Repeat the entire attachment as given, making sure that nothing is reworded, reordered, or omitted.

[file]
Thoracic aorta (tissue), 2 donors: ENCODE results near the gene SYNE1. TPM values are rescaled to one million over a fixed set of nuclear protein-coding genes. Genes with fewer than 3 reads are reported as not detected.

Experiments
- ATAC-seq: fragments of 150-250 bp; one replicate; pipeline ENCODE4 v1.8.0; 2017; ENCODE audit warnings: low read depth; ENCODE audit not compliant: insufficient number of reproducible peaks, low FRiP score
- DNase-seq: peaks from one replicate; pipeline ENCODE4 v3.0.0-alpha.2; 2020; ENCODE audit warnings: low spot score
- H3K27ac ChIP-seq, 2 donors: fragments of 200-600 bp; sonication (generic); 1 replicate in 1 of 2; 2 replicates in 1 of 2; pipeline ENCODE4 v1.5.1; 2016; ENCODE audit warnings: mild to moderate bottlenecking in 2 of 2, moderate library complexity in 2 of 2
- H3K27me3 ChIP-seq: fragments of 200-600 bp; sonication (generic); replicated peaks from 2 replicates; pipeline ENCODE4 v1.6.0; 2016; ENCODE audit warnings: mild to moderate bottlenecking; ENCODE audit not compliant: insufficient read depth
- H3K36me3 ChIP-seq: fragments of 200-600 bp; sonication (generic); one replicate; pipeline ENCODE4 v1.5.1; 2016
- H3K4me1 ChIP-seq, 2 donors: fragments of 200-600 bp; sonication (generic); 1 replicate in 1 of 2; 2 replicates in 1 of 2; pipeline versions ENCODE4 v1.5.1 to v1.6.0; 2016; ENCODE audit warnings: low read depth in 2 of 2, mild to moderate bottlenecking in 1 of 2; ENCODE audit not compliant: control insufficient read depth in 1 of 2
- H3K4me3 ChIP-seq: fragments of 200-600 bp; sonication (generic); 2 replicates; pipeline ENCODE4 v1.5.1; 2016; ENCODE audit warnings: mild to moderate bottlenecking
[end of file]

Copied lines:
Thoracic aorta (tissue), 2 donors: ENCODE results near the gene SYNE1. TPM values are rescaled to one million over a fixed set of nuclear protein-coding genes. Genes with fewer than 3 reads are reported as not detected.

Experiments
- ATAC-seq: fragments of 150-250 bp; one replicate; pipeline ENCODE4 v1.8.0; 2017; ENCODE audit warnings: low read depth; ENCODE audit not compliant: insufficient number of reproducible peaks, low FRiP score
- DNase-seq: peaks from one replicate; pipeline ENCODE4 v3.0.0-alpha.2; 2020; ENCODE audit warnings: low spot score
- H3K27ac ChIP-seq, 2 donors: fragments of 200-600 bp; sonication (generic); 1 replicate in 1 of 2; 2 replicates in 1 of 2; pipeline ENCODE4 v1.5.1; 2016; ENCODE audit warnings: mild to moderate bottlenecking in 2 of 2, moderate library complexity in 2 of 2
- H3K27me3 ChIP-seq: fragments of 200-600 bp; sonication (generic); replicated peaks from 2 replicates; pipeline ENCODE4 v1.6.0; 2016; ENCODE audit warnings: mild to moderate bottlenecking; ENCODE audit not compliant: insufficient read depth
- H3K36me3 ChIP-seq: fragments of 200-600 bp; sonication (generic); one replicate; pipeline ENCODE4 v1.5.1; 2016
- H3K4me1 ChIP-seq, 2 donors: fragments of 200-600 bp; sonication (generic); 1 replicate in 1 of 2; 2 replicates in 1 of 2; pipeline versions ENCODE4 v1.5.1 to v1.6.0; 2016; ENCODE audit warnings: low read depth in 2 of 2, mild to moderate bottlenecking in 1 of 2; ENCODE audit not compliant: control insufficient read depth in 1 of 2
- H3K4me3 ChIP-seq: fragments of 200-600 bp; sonication (generic); 2 replicates; pipeline ENCODE4 v1.5.1; 2016; ENCODE audit warnings: mild to moderate bottlenecking